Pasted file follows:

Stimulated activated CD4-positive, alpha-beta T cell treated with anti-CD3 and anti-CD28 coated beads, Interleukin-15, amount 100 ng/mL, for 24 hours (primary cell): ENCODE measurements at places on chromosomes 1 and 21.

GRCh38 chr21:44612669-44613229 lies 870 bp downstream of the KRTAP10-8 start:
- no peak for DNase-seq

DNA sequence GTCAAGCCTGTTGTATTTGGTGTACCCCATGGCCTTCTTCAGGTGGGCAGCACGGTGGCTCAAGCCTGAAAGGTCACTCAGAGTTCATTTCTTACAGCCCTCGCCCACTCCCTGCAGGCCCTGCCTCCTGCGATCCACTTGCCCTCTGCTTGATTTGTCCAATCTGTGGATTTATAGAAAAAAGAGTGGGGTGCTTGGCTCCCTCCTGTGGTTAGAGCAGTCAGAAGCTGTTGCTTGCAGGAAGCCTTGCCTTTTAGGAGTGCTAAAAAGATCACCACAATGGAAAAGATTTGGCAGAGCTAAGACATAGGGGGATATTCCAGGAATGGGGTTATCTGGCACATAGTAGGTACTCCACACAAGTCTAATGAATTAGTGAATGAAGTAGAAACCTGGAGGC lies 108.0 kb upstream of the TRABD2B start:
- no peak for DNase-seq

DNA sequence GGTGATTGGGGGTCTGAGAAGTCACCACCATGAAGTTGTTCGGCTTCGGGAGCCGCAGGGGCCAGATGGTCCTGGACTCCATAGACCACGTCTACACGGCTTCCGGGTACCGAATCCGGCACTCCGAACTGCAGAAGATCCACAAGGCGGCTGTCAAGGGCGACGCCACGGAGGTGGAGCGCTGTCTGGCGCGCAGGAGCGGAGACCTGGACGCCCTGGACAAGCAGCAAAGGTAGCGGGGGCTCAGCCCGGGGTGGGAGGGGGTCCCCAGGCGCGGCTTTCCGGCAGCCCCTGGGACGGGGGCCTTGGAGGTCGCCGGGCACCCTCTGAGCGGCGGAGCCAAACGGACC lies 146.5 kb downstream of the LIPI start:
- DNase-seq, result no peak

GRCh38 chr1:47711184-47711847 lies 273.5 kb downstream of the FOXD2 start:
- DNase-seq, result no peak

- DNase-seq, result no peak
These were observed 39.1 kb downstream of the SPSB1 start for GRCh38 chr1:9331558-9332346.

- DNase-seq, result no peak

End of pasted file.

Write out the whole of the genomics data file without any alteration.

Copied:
Stimulated activated CD4-positive, alpha-beta T cell treated with anti-CD3 and anti-CD28 coated beads, Interleukin-15, amount 100 ng/mL, for 24 hours (primary cell): ENCODE measurements at places on chromosomes 1 and 21.

GRCh38 chr21:44612669-44613229 lies 870 bp downstream of the KRTAP10-8 start:
- no peak for DNase-seq

DNA sequence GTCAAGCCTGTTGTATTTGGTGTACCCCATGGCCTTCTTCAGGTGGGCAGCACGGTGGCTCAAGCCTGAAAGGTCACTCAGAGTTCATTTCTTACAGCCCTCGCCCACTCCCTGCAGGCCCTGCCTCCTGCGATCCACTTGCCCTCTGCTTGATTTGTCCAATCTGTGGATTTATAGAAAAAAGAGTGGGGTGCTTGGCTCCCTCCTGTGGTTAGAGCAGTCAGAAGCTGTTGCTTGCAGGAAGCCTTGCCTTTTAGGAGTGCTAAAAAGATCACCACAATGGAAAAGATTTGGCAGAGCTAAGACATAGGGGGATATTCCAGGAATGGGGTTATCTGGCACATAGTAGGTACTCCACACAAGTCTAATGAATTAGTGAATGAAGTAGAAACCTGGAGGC lies 108.0 kb upstream of the TRABD2B start:
- no peak for DNase-seq

DNA sequence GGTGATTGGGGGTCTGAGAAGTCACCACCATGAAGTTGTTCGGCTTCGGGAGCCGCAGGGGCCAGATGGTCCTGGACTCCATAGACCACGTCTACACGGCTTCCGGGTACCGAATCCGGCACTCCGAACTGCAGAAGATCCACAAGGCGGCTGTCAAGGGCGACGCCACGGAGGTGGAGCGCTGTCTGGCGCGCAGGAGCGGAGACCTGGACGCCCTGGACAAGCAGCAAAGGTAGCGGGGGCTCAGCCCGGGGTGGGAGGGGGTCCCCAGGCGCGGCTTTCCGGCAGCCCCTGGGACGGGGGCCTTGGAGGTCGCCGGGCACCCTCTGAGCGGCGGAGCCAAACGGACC lies 146.5 kb downstream of the LIPI start:
- DNase-seq, result no peak

GRCh38 chr1:47711184-47711847 lies 273.5 kb downstream of the FOXD2 start:
- DNase-seq, result no peak

- DNase-seq, result no peak
These were observed 39.1 kb downstream of the SPSB1 start for GRCh38 chr1:9331558-9332346.

- DNase-seq, result no peak